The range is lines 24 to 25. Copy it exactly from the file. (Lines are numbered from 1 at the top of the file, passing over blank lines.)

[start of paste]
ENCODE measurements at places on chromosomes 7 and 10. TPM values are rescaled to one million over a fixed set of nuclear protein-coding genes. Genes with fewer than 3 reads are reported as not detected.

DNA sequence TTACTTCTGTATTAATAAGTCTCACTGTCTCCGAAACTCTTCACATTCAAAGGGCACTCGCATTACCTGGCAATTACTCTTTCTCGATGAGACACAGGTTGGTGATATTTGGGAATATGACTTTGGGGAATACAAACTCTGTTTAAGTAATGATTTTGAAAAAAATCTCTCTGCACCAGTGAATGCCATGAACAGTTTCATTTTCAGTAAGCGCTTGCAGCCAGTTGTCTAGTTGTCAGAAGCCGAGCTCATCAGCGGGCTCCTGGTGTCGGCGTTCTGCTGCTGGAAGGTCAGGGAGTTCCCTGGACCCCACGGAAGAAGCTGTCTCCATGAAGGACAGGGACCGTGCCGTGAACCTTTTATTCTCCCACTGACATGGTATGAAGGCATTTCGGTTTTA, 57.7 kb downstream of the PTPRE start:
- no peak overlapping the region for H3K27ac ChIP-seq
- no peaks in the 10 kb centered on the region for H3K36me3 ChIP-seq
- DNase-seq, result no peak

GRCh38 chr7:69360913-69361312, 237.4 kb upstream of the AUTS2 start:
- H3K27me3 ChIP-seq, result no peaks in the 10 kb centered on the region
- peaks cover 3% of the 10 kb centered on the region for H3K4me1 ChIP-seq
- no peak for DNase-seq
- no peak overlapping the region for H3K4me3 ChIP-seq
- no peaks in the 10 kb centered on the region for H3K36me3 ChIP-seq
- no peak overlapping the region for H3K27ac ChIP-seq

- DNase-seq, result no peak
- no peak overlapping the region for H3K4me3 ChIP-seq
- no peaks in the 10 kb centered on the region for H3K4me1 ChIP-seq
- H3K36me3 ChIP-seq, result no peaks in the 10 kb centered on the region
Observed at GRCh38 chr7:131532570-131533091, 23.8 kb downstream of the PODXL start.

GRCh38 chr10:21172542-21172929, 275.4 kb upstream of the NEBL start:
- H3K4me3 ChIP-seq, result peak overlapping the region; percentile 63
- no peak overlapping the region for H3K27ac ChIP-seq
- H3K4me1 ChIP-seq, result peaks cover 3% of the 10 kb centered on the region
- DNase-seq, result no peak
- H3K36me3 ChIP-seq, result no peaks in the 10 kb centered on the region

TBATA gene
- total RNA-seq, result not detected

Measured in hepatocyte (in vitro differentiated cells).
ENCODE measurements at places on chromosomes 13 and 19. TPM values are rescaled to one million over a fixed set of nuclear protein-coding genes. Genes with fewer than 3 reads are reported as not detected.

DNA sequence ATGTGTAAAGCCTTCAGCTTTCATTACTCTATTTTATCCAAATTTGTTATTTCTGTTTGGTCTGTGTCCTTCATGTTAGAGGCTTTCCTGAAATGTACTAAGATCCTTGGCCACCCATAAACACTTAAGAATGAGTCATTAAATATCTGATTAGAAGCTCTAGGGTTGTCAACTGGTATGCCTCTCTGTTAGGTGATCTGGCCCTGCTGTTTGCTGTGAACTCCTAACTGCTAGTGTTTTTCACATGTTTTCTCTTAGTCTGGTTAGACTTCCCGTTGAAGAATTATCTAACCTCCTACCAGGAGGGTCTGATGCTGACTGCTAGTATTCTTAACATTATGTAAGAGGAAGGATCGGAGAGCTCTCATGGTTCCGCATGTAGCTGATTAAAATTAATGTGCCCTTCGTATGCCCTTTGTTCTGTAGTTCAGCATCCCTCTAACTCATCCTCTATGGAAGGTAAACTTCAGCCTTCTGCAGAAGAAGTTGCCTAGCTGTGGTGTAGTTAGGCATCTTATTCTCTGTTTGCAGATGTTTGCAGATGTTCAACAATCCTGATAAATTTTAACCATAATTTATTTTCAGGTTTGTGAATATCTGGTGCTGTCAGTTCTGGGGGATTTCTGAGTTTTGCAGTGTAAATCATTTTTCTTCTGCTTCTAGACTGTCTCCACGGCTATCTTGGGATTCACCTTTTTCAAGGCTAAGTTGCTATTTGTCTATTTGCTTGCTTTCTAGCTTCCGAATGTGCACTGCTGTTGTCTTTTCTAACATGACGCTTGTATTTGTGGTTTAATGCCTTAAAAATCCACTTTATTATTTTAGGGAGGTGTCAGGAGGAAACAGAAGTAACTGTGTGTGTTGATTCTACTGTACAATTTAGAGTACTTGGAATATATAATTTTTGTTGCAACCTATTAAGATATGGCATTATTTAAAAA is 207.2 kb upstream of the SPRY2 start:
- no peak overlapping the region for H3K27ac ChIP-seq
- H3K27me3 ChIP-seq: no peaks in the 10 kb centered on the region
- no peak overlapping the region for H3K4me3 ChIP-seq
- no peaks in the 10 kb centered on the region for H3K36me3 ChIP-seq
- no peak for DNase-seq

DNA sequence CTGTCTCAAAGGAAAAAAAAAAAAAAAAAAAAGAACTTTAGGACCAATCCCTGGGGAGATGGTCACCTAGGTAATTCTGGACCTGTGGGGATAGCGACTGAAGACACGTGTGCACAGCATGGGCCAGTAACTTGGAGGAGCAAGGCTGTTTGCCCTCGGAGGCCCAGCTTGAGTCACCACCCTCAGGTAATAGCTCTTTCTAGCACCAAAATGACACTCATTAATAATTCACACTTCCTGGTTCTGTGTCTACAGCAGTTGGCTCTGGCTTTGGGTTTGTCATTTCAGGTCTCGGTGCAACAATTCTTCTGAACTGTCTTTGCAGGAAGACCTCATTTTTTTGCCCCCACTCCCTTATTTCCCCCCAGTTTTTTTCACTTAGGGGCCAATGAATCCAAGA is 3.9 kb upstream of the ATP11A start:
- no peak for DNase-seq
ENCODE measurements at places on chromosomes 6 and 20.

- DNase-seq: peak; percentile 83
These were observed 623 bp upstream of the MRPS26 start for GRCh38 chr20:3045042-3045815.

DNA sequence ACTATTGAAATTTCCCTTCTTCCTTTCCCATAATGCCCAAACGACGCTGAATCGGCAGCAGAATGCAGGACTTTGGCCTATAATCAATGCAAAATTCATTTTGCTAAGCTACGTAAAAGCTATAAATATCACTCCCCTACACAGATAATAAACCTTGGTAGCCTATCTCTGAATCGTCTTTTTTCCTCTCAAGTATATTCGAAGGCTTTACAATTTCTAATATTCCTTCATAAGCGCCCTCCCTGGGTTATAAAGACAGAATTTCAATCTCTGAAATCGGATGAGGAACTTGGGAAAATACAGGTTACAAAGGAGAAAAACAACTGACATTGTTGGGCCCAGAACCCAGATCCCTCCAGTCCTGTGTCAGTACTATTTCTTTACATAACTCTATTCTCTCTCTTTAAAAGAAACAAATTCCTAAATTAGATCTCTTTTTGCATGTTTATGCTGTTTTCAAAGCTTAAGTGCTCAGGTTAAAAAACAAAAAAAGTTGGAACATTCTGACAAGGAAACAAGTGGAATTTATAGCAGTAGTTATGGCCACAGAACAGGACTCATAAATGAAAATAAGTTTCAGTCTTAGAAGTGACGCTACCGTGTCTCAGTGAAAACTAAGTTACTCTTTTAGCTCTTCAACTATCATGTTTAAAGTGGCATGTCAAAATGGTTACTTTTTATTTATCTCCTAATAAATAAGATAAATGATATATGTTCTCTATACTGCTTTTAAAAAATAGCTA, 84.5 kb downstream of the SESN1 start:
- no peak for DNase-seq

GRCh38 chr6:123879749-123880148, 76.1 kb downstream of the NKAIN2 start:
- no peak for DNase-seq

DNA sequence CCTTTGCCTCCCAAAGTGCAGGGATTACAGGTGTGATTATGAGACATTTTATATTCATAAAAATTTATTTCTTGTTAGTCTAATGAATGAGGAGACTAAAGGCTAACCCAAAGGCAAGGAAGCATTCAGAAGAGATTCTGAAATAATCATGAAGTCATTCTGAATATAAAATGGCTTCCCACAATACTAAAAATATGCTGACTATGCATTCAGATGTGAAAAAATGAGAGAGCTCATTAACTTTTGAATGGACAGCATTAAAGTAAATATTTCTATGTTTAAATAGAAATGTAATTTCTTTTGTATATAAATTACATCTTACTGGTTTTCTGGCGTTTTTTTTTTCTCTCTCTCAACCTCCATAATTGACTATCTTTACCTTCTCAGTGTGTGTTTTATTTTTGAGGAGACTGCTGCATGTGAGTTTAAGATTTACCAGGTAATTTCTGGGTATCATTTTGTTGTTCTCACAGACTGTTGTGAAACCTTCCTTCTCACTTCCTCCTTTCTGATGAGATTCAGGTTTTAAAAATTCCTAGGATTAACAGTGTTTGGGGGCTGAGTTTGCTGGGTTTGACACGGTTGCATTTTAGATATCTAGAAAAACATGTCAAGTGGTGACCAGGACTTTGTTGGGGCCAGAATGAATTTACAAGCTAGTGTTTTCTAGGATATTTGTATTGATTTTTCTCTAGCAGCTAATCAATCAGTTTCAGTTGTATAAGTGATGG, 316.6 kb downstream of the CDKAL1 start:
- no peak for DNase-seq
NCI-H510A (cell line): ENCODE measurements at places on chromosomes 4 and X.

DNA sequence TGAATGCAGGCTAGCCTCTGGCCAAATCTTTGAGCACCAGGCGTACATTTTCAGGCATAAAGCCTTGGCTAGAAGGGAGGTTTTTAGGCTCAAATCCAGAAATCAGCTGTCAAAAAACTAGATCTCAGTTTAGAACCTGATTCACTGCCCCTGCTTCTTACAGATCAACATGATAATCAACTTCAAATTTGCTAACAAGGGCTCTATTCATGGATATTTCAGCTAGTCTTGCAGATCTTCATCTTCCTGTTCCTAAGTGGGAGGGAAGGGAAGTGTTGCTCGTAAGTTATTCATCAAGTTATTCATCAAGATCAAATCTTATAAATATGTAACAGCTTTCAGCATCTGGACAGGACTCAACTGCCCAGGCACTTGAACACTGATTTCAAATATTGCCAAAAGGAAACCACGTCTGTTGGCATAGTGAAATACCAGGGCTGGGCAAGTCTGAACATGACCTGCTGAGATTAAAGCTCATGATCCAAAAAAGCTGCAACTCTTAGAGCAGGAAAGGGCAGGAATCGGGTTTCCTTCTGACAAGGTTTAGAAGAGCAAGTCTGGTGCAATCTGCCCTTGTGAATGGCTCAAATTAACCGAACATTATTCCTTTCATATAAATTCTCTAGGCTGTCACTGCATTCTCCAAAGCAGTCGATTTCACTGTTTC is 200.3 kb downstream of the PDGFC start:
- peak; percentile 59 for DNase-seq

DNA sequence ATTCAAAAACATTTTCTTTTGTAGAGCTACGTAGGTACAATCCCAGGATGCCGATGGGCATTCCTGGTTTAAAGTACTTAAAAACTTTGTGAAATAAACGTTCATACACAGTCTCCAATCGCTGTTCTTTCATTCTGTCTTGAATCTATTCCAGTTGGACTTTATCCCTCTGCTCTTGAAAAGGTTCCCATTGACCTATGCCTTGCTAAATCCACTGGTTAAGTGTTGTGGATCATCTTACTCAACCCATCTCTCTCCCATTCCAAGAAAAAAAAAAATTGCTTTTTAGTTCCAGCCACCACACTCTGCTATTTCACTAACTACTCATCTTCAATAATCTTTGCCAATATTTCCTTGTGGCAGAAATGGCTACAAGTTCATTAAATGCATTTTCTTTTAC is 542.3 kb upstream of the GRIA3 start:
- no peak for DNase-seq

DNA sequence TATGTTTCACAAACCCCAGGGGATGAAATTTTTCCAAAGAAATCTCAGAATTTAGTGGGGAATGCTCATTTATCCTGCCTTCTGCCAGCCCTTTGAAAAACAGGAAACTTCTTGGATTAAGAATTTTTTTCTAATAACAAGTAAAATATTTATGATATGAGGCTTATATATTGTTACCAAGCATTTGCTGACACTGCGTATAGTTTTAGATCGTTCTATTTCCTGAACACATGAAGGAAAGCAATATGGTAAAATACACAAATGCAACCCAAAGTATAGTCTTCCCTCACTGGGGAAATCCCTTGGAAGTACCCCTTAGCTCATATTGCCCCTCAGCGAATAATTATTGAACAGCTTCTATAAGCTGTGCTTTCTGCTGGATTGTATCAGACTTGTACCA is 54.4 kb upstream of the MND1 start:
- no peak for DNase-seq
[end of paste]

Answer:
TBATA gene
- total RNA-seq, result not detected